7 July 2014
Queensland Country Life
A NEW consolidation phase in Australia’s cattle station market has begun with private investors, such as Australia’s richest person Gina Rinehart, through to overseas investors and institutional money stepping into the distressed sector.
A number of prominent investors have taken positions in listed cattle station owner Australian Agricultural Company and there are several major opportunities arising with established cattle companies and privately-owned operations considering their options.
The $430 million North Australian Pastoral Company, which reported another multimillion-dollar loss this year, had a major stake of its business on the market last year, while Macquarie Group’s $700 million pastoral fund, which was created in 2006, is due to be rolled over within the next 12 months following a $46 million loss.
Numerous family operations are selling, including the Camms, McCamley where there are sensitive reviews taking place. The consolidation phase comes as the nation’s supply of cattle diminishes following drought and high debt levels.
However prices are set to rise for cattle according to Rabobank’s head of food and agribusiness research Bill Cordingley, and there are faint signs that cattle station values are improving. Free trade agreements with Japan, growing demand from China and positive live export relations with a new Indonesian government are contributing to the renewed interest.
Overseas investors, such as Pensionskassernes Administration – a Danish pension fund – have bought in to the sector with $60 million of Queensland cattle stations, while Indonesian companies Great Giant Livestock and Santori bought separate Northern Territory stations for $50 million. Swiss-backed Agricultural Investment Development has also picked up more than $10 million in stations.Great potential to be food producer
However it is the BRW Rich Listers – including mining billionaires Ms Rinehart and Andrew “Twiggy” Forrest, pastoralists the MacLachlan family, and media buyer Harold Mitchell – who have turned people’s attention to the sector, with more than $100 million worth of cattle station purchases over the past 12 months.
“Australia’s north has vast potential as a food producer and we are well-placed to meet the growing needs of our Asian neighbours,” Ms Rinehart said last week after taking a 50 per cent stake in two large stations in the West Kimberley ultimately owned by the Milne Agrigroup. Milne managing director Graham Laitt told The Australian Financial Review the new partnership with Ms Rinehart would look to expand. “The sector is on the cusp of significant opportunity; if we are to get them then we need to scale up,” he said.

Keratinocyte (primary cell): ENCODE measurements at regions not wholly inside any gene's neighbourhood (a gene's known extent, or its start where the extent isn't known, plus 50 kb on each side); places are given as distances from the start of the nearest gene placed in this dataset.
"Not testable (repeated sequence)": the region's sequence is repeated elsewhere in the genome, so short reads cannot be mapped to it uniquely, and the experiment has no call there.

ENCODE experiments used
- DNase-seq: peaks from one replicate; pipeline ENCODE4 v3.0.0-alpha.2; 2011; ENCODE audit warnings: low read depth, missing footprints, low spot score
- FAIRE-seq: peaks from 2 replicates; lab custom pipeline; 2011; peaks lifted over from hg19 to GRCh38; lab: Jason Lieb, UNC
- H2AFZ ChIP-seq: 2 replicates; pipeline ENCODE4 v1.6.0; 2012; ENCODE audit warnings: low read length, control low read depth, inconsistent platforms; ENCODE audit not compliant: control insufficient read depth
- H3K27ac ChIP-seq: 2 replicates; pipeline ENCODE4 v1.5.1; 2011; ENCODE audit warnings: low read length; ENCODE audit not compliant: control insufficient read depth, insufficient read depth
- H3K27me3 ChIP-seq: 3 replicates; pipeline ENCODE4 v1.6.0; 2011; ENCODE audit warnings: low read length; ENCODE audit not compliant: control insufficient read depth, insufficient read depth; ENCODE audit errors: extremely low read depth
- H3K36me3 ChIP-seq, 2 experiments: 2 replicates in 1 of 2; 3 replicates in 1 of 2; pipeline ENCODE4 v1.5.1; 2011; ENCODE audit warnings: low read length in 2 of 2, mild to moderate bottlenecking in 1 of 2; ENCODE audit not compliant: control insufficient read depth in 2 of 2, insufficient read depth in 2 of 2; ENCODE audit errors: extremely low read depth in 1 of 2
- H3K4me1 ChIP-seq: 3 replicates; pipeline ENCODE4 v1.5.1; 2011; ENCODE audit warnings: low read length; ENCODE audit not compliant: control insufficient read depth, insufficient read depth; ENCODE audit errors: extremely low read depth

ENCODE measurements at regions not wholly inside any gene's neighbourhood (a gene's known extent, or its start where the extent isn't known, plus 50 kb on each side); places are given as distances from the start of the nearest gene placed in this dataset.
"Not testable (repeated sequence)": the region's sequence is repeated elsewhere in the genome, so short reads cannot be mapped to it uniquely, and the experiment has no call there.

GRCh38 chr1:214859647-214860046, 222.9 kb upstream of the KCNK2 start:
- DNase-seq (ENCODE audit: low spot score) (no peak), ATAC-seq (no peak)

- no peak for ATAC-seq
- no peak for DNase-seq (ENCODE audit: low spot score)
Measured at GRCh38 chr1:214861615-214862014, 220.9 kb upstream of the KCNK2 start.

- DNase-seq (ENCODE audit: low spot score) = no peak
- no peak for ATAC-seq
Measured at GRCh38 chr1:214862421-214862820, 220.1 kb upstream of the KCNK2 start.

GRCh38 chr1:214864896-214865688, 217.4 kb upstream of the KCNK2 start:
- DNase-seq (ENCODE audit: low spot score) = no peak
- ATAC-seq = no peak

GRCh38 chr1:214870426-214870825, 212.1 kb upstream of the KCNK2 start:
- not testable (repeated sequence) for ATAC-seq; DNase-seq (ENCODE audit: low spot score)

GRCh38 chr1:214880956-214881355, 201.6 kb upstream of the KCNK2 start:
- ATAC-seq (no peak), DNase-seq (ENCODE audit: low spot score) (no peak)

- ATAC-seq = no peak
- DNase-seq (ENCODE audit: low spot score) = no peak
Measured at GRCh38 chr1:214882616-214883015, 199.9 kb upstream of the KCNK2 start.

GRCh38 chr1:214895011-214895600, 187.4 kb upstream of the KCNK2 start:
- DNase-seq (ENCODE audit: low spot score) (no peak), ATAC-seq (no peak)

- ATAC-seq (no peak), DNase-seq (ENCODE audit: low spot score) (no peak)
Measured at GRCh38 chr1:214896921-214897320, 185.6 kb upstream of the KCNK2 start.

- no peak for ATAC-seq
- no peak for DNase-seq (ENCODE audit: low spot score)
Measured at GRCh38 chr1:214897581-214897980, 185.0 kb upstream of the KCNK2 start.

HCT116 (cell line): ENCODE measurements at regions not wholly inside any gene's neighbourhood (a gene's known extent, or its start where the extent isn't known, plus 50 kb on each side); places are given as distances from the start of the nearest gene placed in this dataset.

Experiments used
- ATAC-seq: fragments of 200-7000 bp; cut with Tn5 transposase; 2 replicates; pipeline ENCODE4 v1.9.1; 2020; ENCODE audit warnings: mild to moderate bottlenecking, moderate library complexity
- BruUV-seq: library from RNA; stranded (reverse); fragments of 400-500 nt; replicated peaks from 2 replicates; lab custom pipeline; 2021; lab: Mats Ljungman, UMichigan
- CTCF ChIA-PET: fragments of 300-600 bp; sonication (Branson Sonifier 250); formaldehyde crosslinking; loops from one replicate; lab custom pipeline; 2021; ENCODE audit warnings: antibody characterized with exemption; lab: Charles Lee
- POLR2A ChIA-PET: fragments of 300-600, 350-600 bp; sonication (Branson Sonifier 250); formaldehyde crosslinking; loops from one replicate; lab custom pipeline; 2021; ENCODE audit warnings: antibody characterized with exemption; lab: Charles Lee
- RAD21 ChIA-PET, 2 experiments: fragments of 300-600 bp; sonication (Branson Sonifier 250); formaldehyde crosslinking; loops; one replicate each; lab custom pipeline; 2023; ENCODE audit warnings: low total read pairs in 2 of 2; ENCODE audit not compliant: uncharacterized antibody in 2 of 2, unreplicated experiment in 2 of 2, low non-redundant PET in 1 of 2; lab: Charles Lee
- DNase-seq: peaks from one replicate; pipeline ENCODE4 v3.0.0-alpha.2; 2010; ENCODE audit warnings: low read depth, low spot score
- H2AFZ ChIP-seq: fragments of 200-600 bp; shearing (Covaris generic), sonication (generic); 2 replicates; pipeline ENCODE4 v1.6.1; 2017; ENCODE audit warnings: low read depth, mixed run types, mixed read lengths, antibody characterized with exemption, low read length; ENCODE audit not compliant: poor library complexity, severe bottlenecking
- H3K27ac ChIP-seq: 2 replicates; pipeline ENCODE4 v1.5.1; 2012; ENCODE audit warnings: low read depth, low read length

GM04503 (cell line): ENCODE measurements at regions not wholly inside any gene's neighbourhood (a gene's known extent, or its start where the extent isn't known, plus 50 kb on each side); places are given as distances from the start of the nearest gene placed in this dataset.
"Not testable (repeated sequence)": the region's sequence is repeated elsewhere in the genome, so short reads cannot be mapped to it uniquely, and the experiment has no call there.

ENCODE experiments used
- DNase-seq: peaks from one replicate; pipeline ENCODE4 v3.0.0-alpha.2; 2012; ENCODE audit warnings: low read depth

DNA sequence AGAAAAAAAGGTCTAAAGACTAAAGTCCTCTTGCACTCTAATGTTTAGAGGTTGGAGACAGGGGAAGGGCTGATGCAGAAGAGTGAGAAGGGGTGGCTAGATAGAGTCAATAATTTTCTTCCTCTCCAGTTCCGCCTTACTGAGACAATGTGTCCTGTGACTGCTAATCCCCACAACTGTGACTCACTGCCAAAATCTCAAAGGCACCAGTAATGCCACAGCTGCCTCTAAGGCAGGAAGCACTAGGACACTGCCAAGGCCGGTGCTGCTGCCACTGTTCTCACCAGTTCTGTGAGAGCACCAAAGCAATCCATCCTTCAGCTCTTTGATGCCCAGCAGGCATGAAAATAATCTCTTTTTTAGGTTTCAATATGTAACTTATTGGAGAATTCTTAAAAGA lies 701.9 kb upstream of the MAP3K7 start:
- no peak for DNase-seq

Elders Western Australia’s Greg Smith took calls at least twice a week from investors looking for cattle stations with at least 20,000 head. “The main problem we have is the properties aren’t big enough,” Mr Smith said.
“I had one overseas buyer ring up and say they wanted a property with 80,000 cows and really that sort of thing in Australia doesn’t exist.”
It is the same problem faced by Deloitte’s national industry leader for agribusiness Rob McConnel. “In our conversations with parties looking to deploy capital in this space, scale is important, but given the fragmented nature of the Australian agriculture sector, deploying large amounts of capital efficiently is not always an easy task,” he said. “This leads to the question of further consolidation or aggregation at the farm-gate level and while these aggregations might bring scale, there have been structural challenges in the execution of such strategies centred on valuation, legacy infrastructure and operational efficiency.”Chinese group buys abattoir
The interest from overseas investors, particularly Asian countries, extends beyond cattle stations and up the chain to processing facilities. Queensland’s Kilcoy abattoir was purchased by Chinese company New Hope Group for about $80 million while Chinese conglomerate WH Group has been frequently linked to the sale of Tabro Meats in Victoria’s Gippsland for more than $30 million. Chinese food importer Heilongjiang Grand Farm Group also struck a deal to spend up to $200 million buying farms and investing in abattoirs. Colliers Rural and Agribusiness associate director Tim Jelbart said relationships with overseas investors was critical. “The established relationship with China that the likes of Gina Rinehart and Andrew Forrest have are key – it’s the hardest thing to sort out,” Mr Jelbart said. However he suspects a lot of the buying has been about vendors being realistic.
“The liquidity in the north has really been met by vendors willing to meet the market. Most of the interest has been in the high-grade asset, but anything under $5 million is a lot harder to sell.”
CBRE regional director for agribusiness Danny Thomas said the new money flowing into cattle-related assets was all about recognising value.
“A lot of the participants reflect new capital and that means they are seeing value the existing investors do not.”
One bank alone has knocked back up to $1 billion-worth of refinancing requests from clients of competing banks. The dangers remain that there could be a further fall in value for properties if some operators – who have had to sell large parts of their cattle herd and are left without cash flows – cannot cover their debts and are forced to sell.
Courtesy of Queensland Country Life
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7 July 2014